Study Finds New Farming Techniques Could Reduce Greenhouse Gases by 70%
A new study published in Proceedings of the National Academy of Sciences of the United States of America found that changes in farming practices in grain production could reduce greenhouse gas (GHG) emissions by 70% by 2036. The study authors are from the U.S. Department of Energy’s (DOE) Argonne National Laboratory.
"Our study emphasizes the importance of a two-pronged approach -- reducing farming emissions and maximizing soil carbon storage -- to addressing the climate crisis through agriculture,” said lead author Dan Northrup, director of special projects at Benson Hill. “Practices that enhance soil carbon storage continue to gain momentum. Complementing this approach by developing and broadly applying emission reduction technologies, including seed genetics, is critical to achieving net negative production."
In the study, "Novel technologies for emission reduction complement conservation agriculture to achieve negative emissions from row crop production," researchers used the Greenhouse gases, Regulated Emissions, and Energy use in Technologies Model (GREET model) to simulate changes and predict outcomes. GREET is sponsored by the DOE’s Office of Energy Efficiency and Renewable Energy.
The study focused on a three-step agricultural evolution: optimizing fertilizer use, replacing existing technologies with lower-carbon technologies, and redesign the farming system as we know it with numerous new technologies and climate mitigation methods. The study found that reductions in GHG emissions could be achieved through digital agriculture, crop and microbial genetics, and electrification. The new technologies, when implemented, promise to drive the decarbonization of agriculture while supporting farm resilience, and maintaining profitability and productivity. The authors also suggest opportunities for public and private investments to make these changes a reality.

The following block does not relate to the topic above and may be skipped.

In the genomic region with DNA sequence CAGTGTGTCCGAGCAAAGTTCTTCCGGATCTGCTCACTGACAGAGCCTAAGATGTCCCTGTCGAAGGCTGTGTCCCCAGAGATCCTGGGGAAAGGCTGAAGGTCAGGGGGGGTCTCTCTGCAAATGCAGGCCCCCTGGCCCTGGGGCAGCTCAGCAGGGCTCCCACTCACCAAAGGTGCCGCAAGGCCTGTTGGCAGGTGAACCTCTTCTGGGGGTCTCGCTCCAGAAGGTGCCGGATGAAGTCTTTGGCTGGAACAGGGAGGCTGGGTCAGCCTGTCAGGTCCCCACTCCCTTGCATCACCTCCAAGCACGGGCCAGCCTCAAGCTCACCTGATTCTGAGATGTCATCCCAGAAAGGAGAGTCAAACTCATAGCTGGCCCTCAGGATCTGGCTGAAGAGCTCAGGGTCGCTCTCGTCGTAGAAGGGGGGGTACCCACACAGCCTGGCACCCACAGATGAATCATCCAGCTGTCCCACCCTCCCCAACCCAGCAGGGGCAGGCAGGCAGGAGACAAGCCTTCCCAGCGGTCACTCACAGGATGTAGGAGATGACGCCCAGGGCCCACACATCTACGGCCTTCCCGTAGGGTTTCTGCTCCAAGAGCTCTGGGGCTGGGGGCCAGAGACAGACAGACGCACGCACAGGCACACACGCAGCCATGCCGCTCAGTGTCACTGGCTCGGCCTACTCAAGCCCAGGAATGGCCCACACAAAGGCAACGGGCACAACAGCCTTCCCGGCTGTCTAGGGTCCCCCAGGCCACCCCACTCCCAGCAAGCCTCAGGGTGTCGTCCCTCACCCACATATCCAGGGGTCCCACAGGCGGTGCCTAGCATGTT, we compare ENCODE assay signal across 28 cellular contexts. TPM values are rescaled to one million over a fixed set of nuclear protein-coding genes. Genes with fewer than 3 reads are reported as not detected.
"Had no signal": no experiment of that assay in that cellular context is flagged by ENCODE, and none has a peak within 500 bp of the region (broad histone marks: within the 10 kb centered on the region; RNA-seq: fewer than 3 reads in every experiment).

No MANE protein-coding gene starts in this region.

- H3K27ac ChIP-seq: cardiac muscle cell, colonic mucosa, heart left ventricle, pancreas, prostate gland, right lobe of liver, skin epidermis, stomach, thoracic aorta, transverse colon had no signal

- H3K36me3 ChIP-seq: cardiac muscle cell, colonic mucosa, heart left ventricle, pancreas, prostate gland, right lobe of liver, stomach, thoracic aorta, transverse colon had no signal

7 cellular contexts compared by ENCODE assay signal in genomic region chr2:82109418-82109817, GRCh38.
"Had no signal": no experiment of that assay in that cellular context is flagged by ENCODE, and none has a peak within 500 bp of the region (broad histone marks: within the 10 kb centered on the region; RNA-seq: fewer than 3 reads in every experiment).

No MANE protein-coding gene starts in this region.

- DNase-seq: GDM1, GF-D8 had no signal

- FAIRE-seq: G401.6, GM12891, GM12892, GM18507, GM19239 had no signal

Argonne Energy Systems Division's senior scientist Michael Wang, who leads the Systems Assessment Center and is one of the study's principal investigators, added, "Our holistic assessment of agriculture decarbonization highlights technical areas and focus points so that U.S. agriculture will be a solution to the climate challenge."